Home Language Learning What Is the Oxford Comma (or Serial Comma)?

What Is the Oxford Comma (or Serial Comma)?

What Is the Oxford Comma (or Serial Comma)?


The Oxford (or serial) comma is the ultimate comma in a listing of issues.

The Oxford comma is the one proper after eraser.

The usage of the Oxford comma is a matter of fashion, which means that some publishing types stipulate its use whereas others don’t. In different phrases, it’s not incorrect to make use of the Oxford comma or to not use it, however it’s advisable to be constant in some way. AP type—based mostly on The Related Press Stylebook, the type information that American information organizations usually adhere to—doesn’t use the Oxford comma. The above sentence in AP type would appear to be this:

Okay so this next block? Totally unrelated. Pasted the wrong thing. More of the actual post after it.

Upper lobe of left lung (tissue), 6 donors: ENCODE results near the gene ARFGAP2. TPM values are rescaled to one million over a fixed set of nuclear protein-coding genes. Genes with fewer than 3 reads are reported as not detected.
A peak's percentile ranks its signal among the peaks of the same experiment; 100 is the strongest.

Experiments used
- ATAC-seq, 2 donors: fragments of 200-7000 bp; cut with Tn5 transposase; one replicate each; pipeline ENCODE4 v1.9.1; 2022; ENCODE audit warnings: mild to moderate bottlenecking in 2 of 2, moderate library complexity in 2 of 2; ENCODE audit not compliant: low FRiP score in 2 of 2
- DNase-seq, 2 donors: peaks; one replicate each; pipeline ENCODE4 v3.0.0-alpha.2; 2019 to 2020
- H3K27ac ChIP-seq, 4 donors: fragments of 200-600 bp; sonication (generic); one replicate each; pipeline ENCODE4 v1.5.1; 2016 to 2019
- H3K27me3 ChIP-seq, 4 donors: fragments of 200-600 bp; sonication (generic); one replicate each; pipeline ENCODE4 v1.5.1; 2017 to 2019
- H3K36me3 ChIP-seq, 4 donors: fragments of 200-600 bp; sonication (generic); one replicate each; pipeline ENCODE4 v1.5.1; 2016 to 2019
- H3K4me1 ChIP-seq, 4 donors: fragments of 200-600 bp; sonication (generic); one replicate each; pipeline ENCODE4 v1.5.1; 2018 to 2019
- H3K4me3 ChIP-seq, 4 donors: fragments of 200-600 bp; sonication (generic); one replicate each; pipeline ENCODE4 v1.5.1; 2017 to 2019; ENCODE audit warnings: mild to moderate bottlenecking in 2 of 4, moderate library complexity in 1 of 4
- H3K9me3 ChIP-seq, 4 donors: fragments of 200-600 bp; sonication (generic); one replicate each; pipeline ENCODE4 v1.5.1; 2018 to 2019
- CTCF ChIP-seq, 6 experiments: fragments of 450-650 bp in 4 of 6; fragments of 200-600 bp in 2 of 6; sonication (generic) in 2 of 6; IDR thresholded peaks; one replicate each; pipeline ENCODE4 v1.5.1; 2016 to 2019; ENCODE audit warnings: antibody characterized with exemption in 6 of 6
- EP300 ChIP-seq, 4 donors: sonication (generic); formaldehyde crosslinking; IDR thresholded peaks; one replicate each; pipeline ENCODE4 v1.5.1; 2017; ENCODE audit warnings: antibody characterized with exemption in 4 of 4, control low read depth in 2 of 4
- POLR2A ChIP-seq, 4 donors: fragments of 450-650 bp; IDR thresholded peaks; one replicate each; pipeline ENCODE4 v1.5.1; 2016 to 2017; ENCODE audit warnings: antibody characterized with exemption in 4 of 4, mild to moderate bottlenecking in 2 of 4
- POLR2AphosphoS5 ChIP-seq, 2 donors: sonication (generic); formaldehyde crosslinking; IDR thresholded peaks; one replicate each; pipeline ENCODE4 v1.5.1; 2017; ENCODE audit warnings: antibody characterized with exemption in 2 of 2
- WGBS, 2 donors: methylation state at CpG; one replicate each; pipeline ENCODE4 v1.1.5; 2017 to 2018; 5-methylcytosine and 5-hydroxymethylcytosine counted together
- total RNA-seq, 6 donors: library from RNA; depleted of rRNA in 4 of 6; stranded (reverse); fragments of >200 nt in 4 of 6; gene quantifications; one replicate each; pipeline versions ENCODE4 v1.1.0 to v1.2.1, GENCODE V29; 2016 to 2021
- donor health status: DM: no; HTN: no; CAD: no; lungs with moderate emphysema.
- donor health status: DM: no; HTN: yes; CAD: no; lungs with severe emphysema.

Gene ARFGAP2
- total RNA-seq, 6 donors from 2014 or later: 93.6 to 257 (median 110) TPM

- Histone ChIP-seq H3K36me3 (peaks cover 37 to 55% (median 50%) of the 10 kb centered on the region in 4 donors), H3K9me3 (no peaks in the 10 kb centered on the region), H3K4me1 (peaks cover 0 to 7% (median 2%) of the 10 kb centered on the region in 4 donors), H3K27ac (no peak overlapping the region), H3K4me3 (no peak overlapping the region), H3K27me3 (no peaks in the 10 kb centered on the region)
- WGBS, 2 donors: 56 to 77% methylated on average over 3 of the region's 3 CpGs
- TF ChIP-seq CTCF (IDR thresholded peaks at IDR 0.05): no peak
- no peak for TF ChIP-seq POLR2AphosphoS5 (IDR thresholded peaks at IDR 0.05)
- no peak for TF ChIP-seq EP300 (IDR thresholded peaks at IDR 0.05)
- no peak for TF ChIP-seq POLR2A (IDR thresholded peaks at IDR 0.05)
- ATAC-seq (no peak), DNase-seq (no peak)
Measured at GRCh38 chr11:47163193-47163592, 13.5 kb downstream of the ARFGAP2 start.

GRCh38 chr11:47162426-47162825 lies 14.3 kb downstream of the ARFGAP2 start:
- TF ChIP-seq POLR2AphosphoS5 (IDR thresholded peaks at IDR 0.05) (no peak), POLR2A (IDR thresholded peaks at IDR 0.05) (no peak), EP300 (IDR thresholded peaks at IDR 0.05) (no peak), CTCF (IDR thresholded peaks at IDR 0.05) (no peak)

Oxford comma examples

  • I like oatmeal, eggs, and fruit salad for breakfast.
  • Erika, Andy, and Isaac dwell on Maple Avenue.
  • First-year writing abilities embrace prewriting, outlining, modifying, and revising.
  • Make sure you purchase mulch, seeds, flowers, and fertilizer.
  • Launch in 5, 4, three, two, one, and blast off!

Oxford comma confusion

Until you’re writing a information article for a specific publication or drafting an essay for varsity, whether or not or not you utilize the Oxford comma is usually as much as you. Nonetheless, omitting it could actually typically trigger some unusual misunderstandings, and even for those who’re following an expert or private type that doesn’t use the Oxford comma, it’s all the time permissible to make use of one to keep away from these.

With out the Oxford comma, the sentence above might be interpreted as saying you’re keen on your dad and mom, and that your dad and mom are your canine and your cat. Right here’s the identical sentence with the Oxford comma:

For some, the Oxford comma has develop into a topic of debate. Those that oppose its use argue that rephrasing an already unclear sentence can clear up the identical issues that including an Oxford comma would.

This sentence might be rewritten as: